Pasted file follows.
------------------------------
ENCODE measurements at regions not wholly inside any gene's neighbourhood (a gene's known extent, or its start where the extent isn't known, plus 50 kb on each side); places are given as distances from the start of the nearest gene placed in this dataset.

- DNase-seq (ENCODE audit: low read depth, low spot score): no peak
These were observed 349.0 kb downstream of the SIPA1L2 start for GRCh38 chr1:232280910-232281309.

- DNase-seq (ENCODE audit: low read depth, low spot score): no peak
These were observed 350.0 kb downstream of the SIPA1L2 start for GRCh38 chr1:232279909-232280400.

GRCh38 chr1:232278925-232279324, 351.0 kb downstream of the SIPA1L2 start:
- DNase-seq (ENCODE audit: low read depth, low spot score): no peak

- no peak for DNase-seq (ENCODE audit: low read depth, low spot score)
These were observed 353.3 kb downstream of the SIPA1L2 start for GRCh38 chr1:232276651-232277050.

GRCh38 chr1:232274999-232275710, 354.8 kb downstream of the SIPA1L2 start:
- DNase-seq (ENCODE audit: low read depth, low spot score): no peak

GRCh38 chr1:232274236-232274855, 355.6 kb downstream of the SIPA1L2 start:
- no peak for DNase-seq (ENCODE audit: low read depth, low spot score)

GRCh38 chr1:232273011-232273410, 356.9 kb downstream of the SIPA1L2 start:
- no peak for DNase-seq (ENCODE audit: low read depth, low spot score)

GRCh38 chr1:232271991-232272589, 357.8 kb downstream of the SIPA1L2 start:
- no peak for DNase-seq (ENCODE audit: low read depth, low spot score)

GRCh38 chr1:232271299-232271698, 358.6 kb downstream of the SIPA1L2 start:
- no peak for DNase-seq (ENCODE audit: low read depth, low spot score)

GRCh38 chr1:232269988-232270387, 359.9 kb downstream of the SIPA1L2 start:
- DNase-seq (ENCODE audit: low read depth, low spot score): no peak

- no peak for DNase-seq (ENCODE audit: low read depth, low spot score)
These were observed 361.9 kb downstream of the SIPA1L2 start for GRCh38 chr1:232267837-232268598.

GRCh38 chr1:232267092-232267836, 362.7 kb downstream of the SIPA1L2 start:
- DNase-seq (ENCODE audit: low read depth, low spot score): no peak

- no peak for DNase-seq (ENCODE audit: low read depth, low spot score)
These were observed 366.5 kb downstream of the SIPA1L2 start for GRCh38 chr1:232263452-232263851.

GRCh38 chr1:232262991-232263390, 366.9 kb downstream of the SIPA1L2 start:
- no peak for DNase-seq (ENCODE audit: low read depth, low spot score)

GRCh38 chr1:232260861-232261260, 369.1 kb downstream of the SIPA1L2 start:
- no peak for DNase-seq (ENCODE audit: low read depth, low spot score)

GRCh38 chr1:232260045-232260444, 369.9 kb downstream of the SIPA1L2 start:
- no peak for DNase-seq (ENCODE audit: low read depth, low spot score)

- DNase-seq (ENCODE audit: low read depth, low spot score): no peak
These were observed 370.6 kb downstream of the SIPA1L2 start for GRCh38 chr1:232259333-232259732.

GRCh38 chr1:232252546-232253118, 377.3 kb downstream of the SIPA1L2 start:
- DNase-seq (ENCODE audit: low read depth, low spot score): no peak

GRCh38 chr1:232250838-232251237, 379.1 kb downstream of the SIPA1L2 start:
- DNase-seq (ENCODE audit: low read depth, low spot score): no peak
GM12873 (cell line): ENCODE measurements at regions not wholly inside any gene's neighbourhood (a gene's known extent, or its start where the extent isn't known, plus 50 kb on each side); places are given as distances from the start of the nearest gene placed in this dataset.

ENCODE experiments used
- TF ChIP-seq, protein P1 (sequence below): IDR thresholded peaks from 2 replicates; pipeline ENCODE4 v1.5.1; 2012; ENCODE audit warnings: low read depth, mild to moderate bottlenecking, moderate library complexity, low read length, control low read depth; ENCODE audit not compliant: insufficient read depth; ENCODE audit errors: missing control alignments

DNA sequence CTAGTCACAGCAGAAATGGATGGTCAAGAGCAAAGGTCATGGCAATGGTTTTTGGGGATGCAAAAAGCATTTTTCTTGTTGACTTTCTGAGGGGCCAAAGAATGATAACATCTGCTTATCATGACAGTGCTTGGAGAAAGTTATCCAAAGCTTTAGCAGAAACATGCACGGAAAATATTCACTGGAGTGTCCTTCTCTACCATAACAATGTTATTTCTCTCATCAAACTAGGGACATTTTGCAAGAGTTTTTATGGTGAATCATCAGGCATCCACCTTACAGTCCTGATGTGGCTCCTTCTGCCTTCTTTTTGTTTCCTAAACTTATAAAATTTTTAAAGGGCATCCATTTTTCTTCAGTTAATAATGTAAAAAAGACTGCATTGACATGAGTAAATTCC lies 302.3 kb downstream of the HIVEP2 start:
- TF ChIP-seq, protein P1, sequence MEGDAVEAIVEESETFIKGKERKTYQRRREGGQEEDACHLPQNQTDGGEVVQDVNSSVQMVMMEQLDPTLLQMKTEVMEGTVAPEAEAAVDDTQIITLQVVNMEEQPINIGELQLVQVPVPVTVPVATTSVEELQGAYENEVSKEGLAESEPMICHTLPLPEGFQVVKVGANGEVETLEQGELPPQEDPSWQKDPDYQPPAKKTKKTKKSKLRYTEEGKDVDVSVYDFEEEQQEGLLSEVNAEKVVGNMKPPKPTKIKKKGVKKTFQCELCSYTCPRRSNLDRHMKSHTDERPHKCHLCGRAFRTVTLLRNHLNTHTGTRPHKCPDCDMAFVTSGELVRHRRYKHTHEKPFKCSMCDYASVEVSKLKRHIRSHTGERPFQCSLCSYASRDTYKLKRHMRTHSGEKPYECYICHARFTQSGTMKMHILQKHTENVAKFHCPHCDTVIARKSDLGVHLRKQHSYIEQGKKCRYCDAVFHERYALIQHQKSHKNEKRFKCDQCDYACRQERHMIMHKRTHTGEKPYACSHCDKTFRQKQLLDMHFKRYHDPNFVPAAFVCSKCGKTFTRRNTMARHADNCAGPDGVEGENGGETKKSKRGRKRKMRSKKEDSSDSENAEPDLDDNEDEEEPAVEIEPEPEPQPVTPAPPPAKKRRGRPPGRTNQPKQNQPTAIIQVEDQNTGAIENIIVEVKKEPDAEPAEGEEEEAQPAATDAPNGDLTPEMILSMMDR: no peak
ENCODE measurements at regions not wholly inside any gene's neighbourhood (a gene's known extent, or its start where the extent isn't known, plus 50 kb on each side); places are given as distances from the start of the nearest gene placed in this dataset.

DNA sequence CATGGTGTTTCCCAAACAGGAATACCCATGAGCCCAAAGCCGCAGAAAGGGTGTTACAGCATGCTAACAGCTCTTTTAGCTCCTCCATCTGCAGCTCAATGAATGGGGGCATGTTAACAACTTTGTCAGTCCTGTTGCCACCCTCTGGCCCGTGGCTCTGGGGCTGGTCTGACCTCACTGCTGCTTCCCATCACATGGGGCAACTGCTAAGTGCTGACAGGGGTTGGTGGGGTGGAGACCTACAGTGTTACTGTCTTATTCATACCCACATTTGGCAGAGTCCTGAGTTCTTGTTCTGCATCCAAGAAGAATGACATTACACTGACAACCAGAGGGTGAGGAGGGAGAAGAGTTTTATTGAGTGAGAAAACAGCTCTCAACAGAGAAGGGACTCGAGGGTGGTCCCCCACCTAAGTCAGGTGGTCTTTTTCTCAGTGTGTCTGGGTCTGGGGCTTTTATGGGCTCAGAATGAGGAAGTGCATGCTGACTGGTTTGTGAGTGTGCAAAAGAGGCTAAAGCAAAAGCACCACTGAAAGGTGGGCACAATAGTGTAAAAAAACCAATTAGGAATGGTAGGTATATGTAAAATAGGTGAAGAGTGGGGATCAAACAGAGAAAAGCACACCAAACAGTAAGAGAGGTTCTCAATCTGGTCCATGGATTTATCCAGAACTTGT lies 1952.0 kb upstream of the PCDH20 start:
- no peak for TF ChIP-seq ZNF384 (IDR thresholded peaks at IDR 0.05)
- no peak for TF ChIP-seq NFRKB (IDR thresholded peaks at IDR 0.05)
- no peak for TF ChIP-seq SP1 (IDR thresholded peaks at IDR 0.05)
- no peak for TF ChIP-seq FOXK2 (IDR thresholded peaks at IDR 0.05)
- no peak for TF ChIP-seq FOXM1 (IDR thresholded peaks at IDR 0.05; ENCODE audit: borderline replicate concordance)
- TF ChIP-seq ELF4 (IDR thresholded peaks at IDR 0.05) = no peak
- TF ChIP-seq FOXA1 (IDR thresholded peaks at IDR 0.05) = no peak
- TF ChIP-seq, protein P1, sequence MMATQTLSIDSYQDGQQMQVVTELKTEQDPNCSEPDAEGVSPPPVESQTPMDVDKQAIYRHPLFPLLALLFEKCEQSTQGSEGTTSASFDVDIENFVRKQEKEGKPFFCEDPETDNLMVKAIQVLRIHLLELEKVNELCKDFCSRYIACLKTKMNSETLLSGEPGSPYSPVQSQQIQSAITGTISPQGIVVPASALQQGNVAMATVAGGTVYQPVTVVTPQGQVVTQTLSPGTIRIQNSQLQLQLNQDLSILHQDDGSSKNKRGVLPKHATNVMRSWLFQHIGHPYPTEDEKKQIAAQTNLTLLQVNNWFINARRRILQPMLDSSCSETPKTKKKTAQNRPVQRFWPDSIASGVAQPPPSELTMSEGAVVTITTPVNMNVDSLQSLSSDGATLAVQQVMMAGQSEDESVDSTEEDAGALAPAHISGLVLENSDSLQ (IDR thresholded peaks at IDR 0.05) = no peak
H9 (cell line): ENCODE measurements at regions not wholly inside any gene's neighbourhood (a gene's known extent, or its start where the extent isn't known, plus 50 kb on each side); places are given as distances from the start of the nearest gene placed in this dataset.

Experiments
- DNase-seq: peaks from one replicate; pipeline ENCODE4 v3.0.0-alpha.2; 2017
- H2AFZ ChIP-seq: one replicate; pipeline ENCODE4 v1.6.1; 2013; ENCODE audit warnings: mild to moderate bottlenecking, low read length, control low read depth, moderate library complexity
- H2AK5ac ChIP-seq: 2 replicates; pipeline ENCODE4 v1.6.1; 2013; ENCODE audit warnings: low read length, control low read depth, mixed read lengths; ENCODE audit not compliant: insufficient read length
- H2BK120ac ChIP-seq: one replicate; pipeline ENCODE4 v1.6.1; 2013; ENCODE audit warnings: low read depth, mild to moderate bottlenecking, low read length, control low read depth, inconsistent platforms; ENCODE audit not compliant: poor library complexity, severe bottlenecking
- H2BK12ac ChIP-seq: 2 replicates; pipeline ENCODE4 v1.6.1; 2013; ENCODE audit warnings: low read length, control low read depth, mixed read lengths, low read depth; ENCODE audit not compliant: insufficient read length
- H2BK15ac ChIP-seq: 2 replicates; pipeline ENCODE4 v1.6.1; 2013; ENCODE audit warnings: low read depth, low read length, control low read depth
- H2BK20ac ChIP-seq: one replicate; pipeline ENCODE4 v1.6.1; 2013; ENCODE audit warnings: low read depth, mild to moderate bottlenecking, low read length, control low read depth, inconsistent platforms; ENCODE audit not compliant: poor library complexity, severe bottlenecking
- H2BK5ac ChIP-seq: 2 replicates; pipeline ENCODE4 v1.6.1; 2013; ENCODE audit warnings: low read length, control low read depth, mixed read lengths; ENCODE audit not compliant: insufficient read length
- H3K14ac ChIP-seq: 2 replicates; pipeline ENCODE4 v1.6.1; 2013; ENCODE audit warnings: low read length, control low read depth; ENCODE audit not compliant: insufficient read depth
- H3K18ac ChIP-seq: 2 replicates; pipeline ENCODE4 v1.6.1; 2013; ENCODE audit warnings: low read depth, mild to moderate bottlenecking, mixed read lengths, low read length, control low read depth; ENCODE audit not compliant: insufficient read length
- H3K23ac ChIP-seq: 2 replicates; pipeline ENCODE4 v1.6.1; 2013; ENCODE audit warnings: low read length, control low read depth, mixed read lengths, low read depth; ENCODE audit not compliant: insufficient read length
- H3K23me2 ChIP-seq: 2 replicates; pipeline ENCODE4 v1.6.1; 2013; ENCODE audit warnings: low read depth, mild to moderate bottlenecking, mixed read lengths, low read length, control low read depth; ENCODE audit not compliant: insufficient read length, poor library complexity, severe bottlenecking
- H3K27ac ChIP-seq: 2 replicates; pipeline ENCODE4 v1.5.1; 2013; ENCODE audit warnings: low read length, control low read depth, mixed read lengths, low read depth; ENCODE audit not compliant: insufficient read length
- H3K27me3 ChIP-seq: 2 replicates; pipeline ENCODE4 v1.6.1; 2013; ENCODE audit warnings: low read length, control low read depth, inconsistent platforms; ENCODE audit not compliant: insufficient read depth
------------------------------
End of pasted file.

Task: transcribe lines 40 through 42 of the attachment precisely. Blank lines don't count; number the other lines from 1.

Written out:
GM12873 (cell line): ENCODE measurements at regions not wholly inside any gene's neighbourhood (a gene's known extent, or its start where the extent isn't known, plus 50 kb on each side); places are given as distances from the start of the nearest gene placed in this dataset.

ENCODE experiments used
- TF ChIP-seq, protein P1 (sequence below): IDR thresholded peaks from 2 replicates; pipeline ENCODE4 v1.5.1; 2012; ENCODE audit warnings: low read depth, mild to moderate bottlenecking, moderate library complexity, low read length, control low read depth; ENCODE audit not compliant: insufficient read depth; ENCODE audit errors: missing control alignments